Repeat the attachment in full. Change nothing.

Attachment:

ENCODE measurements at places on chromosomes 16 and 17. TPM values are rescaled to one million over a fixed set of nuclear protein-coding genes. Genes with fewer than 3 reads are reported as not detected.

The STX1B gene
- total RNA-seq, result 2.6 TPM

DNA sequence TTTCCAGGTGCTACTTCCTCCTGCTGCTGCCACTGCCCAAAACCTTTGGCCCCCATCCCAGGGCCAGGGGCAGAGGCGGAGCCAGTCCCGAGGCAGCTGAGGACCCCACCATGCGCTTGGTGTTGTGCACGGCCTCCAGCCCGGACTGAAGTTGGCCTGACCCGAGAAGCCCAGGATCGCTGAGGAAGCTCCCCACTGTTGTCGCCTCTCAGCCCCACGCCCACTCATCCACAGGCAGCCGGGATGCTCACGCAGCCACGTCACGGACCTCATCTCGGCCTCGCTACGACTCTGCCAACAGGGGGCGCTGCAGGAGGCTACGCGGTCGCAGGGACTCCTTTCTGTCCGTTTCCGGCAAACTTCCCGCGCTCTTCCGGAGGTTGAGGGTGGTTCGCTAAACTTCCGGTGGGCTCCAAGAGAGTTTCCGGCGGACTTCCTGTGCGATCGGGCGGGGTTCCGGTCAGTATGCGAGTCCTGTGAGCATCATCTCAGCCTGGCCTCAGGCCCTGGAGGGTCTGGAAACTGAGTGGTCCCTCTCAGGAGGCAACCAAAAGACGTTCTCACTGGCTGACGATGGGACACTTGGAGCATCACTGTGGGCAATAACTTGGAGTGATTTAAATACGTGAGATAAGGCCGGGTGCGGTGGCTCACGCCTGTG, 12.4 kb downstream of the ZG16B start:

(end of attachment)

ENCODE measurements at places on chromosomes 16 and 17. TPM values are rescaled to one million over a fixed set of nuclear protein-coding genes. Genes with fewer than 3 reads are reported as not detected.

The STX1B gene
- total RNA-seq, result 2.6 TPM

DNA sequence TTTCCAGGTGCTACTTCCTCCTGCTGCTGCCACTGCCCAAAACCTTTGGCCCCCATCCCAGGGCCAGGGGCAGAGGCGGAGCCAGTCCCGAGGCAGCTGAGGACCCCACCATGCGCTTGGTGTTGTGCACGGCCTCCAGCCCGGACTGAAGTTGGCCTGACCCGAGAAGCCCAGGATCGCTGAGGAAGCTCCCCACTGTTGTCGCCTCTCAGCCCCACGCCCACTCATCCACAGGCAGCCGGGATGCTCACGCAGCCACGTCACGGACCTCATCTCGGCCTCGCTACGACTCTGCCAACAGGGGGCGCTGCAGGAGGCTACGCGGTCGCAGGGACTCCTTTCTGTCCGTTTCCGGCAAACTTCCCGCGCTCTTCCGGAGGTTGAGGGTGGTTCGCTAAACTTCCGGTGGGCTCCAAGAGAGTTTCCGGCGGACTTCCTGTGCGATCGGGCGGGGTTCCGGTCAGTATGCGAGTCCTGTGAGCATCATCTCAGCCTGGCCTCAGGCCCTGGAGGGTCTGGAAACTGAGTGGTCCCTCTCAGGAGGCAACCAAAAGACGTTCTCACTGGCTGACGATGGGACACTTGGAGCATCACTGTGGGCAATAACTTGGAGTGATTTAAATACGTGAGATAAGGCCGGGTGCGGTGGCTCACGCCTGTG, 12.4 kb downstream of the ZG16B start: